As I went looking for some reviews from the period (1972) I came across one of many forums where people discuss the merits of different films and there were perplexed posts from people who were trying to understand why The Godfather is one of the ten greatest films ever. Poor makeup on Marlon Brando to age him, plot holes, perceived unclear plotting and mumbling (Brando again) were some of the barbs it received.
But the main problem lies in the fact that no one actually said this was the greatest film ever. Of the 846 critics, programmers, academics and distributors polled by Sight & Sound, only 5% ranked it in their top ten film list, just 43 people, making it equal 21st with L’avventura (1960) and Le Mepris (1963), both of which also received 43 votes out of a possible 846. Of the 358 film directors, 9% voted for The Godfather (31 votes, so actually slightly less than 9%).
The media takes the votes of one thousand two hundred and four people in the film industry from 73 countries, calculate the number of votes for each film mentions, and voila! – they publish an accurate, certifiable, fact: that Tokyo Story is rated by film directors as the best film of all time (48/358 [13%] vs critics, 107/846 [12.5%]) whereas critics think Vertigo is the best film of all time (with 191/846, 22% [directors 31/358, 8.5%]).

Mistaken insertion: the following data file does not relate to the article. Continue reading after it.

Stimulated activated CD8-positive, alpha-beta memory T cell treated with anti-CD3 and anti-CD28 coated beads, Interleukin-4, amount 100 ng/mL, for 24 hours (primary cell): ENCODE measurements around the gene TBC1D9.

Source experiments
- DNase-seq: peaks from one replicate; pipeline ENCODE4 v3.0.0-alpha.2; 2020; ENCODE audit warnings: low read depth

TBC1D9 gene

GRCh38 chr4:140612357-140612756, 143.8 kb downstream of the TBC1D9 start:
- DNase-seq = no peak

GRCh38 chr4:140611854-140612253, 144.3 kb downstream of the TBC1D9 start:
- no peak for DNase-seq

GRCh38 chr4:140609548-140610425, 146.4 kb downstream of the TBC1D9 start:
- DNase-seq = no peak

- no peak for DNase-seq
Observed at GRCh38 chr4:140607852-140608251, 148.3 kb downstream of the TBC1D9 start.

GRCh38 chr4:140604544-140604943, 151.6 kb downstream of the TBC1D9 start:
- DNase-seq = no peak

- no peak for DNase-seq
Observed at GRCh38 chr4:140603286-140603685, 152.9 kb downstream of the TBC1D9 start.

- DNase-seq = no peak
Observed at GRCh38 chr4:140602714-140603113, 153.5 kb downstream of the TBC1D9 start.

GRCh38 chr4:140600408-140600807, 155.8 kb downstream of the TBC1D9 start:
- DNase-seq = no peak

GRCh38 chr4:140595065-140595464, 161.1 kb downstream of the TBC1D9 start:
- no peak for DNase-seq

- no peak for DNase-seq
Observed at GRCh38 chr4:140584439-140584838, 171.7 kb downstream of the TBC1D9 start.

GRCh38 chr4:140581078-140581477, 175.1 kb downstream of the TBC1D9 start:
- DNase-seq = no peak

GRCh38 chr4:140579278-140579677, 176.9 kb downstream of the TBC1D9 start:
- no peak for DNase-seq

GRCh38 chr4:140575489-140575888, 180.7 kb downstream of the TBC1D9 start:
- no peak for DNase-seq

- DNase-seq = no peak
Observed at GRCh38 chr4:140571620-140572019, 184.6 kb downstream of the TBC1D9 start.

The Godfather Part II commanded 38/14, with critics/directors votes which gives a combined total of 81/45, 9.5%/12.5%, as voters were clearly torn between voting for the first or second Godfather movie.
What does this tell me about The Godfather? I realised that I would have to look at the film from another different angles to judge its worth. Or to even see it as film comprising many different layers, taking into account that historically it may be amazing, but in terms of storytelling, it could be so outdated, it doesn’t work as a watchable film. Or it could be staggeringly inventive or innovative, and be appreciated on those terms, but not work as a watchable film anymore. Or it could be so good that it excels on every level still. So, I sat down and started working on some categories.
Did I think The Godfather was?
Great (emotional), it was very good, well done, enjoyed it on many levels
Wonderful/Magnificent/Epic (emotional), it was terrific, range of emotions, sometimes epic
Story (cerebral/emotional) how amazing, entrancing, engulfing? Excellent.
Brilliant/Fantastic (emotional), it was good, very good. top notch, tour de force.
Extraordinary/Exceptional (cerebral/emotional), definitely exceptional, it was top notch for all aspects of craft and execution. Absolutely extraordinary – changing cinema (length and scope).
Amazing/Incredible (cerebral/emotional), it was amazing on many levels and for its time
Directorial/Visionary (cerebral/emotional), very good, director did something exceptional conceptually
Multi-faceted (cerebral), very good
Craft/Excellence (cerebral), all areas 10/10
In History (cerebral), one of the most important films ever, it inspired a thousand films.